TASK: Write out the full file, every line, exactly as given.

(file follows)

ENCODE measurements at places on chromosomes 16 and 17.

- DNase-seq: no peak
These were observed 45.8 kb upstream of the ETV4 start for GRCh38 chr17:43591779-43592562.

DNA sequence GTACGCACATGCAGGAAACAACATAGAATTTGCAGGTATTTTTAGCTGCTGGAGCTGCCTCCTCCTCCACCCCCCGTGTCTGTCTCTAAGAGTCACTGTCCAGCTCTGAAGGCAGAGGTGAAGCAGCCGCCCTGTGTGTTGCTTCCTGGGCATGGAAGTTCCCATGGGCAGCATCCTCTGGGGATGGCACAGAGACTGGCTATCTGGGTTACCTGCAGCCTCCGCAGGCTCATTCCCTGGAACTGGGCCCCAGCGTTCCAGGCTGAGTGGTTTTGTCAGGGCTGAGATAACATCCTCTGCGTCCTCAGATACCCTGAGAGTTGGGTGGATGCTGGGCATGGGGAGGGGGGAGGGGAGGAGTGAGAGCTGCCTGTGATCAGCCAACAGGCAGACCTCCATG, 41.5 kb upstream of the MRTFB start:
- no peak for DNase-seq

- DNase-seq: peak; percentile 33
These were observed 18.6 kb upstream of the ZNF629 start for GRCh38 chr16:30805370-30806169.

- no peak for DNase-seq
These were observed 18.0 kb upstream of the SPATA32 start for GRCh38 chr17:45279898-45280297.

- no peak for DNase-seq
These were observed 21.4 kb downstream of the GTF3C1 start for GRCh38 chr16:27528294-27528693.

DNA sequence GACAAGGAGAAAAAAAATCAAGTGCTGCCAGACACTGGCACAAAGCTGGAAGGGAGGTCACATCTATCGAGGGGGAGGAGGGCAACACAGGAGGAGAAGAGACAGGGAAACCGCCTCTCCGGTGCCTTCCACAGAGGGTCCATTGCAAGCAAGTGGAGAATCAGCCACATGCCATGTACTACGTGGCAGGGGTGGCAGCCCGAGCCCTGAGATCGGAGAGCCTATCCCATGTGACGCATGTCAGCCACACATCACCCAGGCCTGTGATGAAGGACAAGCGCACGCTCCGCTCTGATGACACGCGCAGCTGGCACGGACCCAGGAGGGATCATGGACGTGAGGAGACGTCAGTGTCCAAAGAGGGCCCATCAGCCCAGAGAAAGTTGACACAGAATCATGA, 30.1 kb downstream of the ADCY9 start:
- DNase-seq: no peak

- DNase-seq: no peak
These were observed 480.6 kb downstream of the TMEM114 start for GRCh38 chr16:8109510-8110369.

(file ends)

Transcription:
ENCODE measurements at places on chromosomes 16 and 17.

- DNase-seq: no peak
These were observed 45.8 kb upstream of the ETV4 start for GRCh38 chr17:43591779-43592562.

DNA sequence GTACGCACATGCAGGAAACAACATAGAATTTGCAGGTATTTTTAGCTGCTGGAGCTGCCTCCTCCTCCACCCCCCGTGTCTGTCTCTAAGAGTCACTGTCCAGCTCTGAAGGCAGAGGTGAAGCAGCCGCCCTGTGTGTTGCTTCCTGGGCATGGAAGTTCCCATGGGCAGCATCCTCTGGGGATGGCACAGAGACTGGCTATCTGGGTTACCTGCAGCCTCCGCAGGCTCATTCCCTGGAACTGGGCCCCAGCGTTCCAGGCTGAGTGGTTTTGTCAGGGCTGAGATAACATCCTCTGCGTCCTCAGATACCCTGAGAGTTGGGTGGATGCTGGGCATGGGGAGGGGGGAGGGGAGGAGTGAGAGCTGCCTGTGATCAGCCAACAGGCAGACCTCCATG, 41.5 kb upstream of the MRTFB start:
- no peak for DNase-seq

- DNase-seq: peak; percentile 33
These were observed 18.6 kb upstream of the ZNF629 start for GRCh38 chr16:30805370-30806169.

- no peak for DNase-seq
These were observed 18.0 kb upstream of the SPATA32 start for GRCh38 chr17:45279898-45280297.

- no peak for DNase-seq
These were observed 21.4 kb downstream of the GTF3C1 start for GRCh38 chr16:27528294-27528693.

DNA sequence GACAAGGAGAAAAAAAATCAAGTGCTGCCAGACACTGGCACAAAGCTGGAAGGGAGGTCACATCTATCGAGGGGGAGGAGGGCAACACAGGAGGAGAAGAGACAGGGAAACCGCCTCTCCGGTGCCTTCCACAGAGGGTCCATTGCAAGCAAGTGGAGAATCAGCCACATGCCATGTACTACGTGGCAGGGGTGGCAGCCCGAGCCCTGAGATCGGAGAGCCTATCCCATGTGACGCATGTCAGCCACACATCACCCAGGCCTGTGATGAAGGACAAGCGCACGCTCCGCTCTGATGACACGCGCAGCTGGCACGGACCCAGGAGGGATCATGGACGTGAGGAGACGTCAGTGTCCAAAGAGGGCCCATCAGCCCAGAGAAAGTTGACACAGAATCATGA, 30.1 kb downstream of the ADCY9 start:
- DNase-seq: no peak

- DNase-seq: no peak
These were observed 480.6 kb downstream of the TMEM114 start for GRCh38 chr16:8109510-8110369.